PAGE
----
Finance Minister Tito Mboweni attracted mixed reactions on Twitter when he posted a tweet asking whether South Africa needs a national airline. Mboweni’s tweet…
It’s official, we are all going to hell and lexicographers are leading the way. The geniuses at Oxford Dictionary decided a while ago that it needed to keep up with the times by adding popular social media words to its dictionary. Yes there’s no need to be confused about the meaning of “LOL” because it’s in the dictionary now. None of those embarrassing “lot of love” mistakes anymore. Now it seems we have more social/online speak in the dictionary’s online version.
According to a report by Time, the publishing house has added a host of abbreviations and online colloquialisms to fit with the digital age, such as:
hat tip, n.: in online contexts, used as an acknowledgement that someone has brought a piece of information to the writer’s attention
tweeps, pl. n.: a person’s followers on the social networking site Twitter
lolz, pl. n.: an expression of fun, laughter, or amusement; used especially online.
Wait, am I being punked? “lolz” is a word? Yes according to Oxford Dictionaries Online it is! And so is photobombing, the fantastic art of spoiling a photograph by suddenly appearing in the camera’s view as the picture is taken. Then there is vajazzling, a verb that apparently describes the practice of “adorning the pubic area (of a woman) with crystals, glitter, or other decoration.”
No I am still not kidding, and I am really writing this. More great additions for us to marvel over — ridic, an abbreviation for ridiculous, and UI, an abbreviation for user interface. And just to recognise that we live in the age of Doctor Evil, maniacally laughing villains get a nod with the addition of mwhahaha.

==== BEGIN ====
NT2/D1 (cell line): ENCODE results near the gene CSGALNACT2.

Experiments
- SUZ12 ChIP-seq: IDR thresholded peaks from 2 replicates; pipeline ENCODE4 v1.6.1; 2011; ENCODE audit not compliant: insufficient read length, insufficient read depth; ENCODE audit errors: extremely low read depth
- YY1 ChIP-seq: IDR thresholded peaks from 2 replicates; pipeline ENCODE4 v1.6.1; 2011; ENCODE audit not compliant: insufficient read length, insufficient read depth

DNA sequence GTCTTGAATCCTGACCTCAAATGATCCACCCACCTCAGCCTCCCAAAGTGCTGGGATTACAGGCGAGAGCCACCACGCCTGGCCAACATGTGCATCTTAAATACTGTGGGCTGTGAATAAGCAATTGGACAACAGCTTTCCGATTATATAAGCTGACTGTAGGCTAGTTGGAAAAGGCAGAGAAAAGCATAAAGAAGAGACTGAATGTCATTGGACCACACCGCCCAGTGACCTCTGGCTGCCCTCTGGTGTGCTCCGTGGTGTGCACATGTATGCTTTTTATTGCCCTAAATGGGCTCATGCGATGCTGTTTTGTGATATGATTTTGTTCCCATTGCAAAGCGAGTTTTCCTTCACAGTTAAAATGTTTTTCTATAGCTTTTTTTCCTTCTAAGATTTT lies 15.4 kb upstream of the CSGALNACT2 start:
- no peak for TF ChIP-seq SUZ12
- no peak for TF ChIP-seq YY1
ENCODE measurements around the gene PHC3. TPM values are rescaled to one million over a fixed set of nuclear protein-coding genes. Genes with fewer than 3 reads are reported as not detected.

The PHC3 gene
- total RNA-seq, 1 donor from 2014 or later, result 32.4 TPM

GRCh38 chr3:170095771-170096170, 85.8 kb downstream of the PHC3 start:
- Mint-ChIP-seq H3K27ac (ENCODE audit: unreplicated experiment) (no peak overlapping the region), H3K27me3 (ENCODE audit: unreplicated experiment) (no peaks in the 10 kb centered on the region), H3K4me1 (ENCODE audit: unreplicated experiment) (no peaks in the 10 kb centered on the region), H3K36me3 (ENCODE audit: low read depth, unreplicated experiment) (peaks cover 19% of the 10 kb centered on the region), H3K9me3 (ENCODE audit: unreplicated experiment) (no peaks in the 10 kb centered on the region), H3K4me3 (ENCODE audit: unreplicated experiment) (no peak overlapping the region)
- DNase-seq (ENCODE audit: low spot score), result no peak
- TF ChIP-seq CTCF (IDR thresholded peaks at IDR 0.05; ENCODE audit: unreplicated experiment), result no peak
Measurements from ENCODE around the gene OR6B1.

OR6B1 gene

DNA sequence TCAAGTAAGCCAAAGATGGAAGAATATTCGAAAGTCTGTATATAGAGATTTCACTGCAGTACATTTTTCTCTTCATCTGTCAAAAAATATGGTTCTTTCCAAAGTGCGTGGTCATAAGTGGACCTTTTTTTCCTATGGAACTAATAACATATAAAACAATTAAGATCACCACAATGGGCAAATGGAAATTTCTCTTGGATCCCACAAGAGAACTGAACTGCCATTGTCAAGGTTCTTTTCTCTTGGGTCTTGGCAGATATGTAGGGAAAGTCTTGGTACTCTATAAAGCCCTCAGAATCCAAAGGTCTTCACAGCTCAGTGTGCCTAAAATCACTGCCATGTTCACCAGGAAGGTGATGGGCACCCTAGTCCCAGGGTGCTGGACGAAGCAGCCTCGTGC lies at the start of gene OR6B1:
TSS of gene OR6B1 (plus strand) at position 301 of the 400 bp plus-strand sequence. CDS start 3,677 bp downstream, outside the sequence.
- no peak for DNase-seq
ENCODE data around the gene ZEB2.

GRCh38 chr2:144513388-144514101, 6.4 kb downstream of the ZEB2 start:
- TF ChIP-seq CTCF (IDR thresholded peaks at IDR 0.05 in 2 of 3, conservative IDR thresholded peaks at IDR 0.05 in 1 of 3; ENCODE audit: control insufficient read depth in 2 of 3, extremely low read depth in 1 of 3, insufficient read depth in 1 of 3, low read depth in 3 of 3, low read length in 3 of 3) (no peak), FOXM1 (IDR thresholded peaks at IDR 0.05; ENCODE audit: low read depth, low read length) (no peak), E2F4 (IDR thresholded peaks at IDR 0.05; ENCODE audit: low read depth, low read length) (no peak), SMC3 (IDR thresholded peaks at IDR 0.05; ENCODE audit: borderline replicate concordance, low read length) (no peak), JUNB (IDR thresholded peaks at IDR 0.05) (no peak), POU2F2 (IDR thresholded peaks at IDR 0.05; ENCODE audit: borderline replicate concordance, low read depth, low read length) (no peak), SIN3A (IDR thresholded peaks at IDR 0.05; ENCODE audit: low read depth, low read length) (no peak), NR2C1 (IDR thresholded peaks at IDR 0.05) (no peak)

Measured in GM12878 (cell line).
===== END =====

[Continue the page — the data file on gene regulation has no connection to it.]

Some more choice addition to the ODO:
Dunbar’s number, n.: a theoretical limit to the number of people with whom any individual is able to sustain a stable or meaningful social relationship (usually considered to be roughly 150).
ethical hacker, n.: a person who hacks into a computer network in order to test or evaluate its security, rather than with malicious or criminal intent.
inbox, v.: send a private message or an email to someone (typically another member of a social networking site or Internet message board).
lifecasting, n.: the practice of broadcasting a continuous live flow of video material on the Internet which documents one’s day-to-day activities.
micro pig, n.: a pig of a very small, docile, hairless variety, sometimes kept as a pet.
soul patch, n.: a small tuft of facial hair directly below a man’s lower lip.
vote, v. [new sense]: dismiss or reject someone or something as unsatisfactory [derived from the reality television show Survivor].
Wikipedian, n.: a person who contributes to the collaboratively written online encyclopedia Wikipedia, esp. on a regular basis.
Unfortunately the ODO is not alone. Earlier this year, Harper Collins decided it was time for people get their favourite social media terms into the Collins English Dictionary. Apparently it was time for words like ‘tweeps’ and ‘cyberstalking’ to have “a better chance at a lasting place in our vocabulary”.